But if harm to others is the primary concern, then why does the pending ban also include smokeless tobacco? This seems to me to be classic self-regarding behavior. Perhaps the concern is that when people who chew tobacco spit on the sidewalk it is really gross. But so is spitting generally. Why not ban spitting? Or if the concern is more broadly to “promote health,” then why not remove soda machines from campus buildings, and only serve fried food at the Student Union one day a week? Why not make physical education part of the Core requirements? I wont even raise the obvious and intractable question of enforcing this ban, but it is certainly an issue.
Our discussion last night dug into all these matters and more. There was no consensus, I’ll say that. But we did arrive at an interesting question: How might this issue be dealt with creatively, in a way that didn’t invoke the force of law against a minority of people who are only potentially doing something that is other-regarding and harmful? How might “politics” – or the face-to-face confrontation about how we live together – come into play? What if smokers who respect the 25 foot no-smoking zone around buildings chastised those who fail to? What if non-smokers who were put out by the smell of cigarettes they encounter upon leaving the library, for example, said “I would really appreciate it if you all would move away from the door”?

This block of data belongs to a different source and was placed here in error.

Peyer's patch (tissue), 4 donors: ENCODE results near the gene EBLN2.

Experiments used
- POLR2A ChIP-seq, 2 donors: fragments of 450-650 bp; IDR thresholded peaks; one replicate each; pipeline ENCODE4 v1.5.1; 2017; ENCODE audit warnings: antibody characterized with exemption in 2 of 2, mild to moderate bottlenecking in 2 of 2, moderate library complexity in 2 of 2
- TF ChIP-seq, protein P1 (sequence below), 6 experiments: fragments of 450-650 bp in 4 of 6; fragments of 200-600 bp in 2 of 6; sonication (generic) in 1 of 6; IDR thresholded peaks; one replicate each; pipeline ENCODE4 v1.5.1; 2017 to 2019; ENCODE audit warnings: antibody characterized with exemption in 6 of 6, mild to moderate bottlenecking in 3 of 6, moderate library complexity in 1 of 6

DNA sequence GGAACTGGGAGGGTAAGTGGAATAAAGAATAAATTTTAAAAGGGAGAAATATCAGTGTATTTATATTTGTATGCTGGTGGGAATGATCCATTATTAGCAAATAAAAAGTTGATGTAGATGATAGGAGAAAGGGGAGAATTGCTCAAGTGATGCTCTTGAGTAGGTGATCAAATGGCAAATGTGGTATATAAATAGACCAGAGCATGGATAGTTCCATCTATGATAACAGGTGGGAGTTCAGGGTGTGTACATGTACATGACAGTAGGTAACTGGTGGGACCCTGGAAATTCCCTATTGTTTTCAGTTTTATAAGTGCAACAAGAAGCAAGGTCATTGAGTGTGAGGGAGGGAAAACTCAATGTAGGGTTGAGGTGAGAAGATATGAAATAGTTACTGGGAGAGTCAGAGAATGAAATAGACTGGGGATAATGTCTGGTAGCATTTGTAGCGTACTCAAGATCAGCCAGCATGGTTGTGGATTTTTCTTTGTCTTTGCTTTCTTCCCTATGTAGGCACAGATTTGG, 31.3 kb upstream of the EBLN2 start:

There are lots of non-legalistic options open to us, but they require courage, responsibility, and on-going, and personal, negotiations about values, virtues and vices, and that is hard work. But if college is going to train students for life beyond the bounds of campus, this seems like as useful and important a lesson as any.
So stay tuned for the recap from our next meeting, where the topic will be “revitalizing the political.” When I say “engage,” I don’t mean lock and load. I mean On Liberty.